Genetic variation in STX2 is associated with VWF:Ag levels in patients diagnosed with type 1 VWD. In addition, genetic variation in STXBP5 is associated with bleeding phenotype in female VWD patients. Our findings may partly explain the variable VWF levels and bleeding phenotype in type 1 VWD patients.

Introduction

Von Willebrand factor is a multifunctional glycoprotein, which is involved in platelet adhesion and subsequent platelet aggregation during primary haemostasis [1], [2]. Low VWF levels are a diagnostic criterion for Von Willebrand Disease (VWD), the most common inherited bleeding disorder. VWD is classified as either a quantitative deficiency of von Willebrand Factor (VWF) (type 1 and 3 VWD) or as a qualitative defect of VWF molecules (type 2 VWD). Furthermore, according to the current ISTH guidelines diagnosis of VWD is based on clinical criteria, including a mucocutaneous bleeding history and a family history of excessive bleeding [3].

In type 1 VWD patients, who have reduced but functionally normal VWF molecules, VWF levels are highly variable. Also, the VWD phenotype penetrates incompletely leading to a variable clinical presentation. To date, we can only explain part of the variation in VWF levels and bleeding symptoms in these patients.

In recent years, genome-wide association studies have been performed and have enabled us to investigate the genetic component of common diseases and quantitative traits without a prior biological hypothesis. In this way, novel genetic determinants of VWF:Ag levels have been discovered: STXBP5, SCARA5, STAB2, STX2, TC2N, and CLEC4M [4]. Our interest was especially focussed on STXBP5 and STX2, because their encoding proteins are suggested to be involved in WPB exocytosis [5].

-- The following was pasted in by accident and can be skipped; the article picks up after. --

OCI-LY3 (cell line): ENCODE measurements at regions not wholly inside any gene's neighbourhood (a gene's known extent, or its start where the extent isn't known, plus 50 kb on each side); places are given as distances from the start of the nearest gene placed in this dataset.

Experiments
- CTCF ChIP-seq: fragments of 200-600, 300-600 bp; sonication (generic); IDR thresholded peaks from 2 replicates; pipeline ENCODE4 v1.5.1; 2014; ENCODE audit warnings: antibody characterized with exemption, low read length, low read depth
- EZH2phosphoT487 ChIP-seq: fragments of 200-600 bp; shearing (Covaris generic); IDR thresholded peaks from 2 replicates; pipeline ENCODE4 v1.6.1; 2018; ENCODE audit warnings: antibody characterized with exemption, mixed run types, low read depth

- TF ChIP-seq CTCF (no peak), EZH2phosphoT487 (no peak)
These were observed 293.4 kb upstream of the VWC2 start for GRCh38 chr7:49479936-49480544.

Syntaxin 2 (STX2) is a binding substrate for the Syntaxin Binding Protein 5 (STXBP5) and is a member of the Soluble N-ethylmaleimide-sensitive factor (NSF) Attachment protein Receptor (SNARE) protein family. These proteins drive vesicle exocytosis by fusion of granules and target membranes, a process involved in the regulation of numerous secretory events [6]. STXBP5 and STX2 interact specifically with SNARE complex proteins, such as SNAP23 and syntaxin-4. These proteins have been shown to be involved in Weibel Palade Body (WPB) exocytosis, the well known mechanism for the secretion of VWF molecules by endothelial cells [5].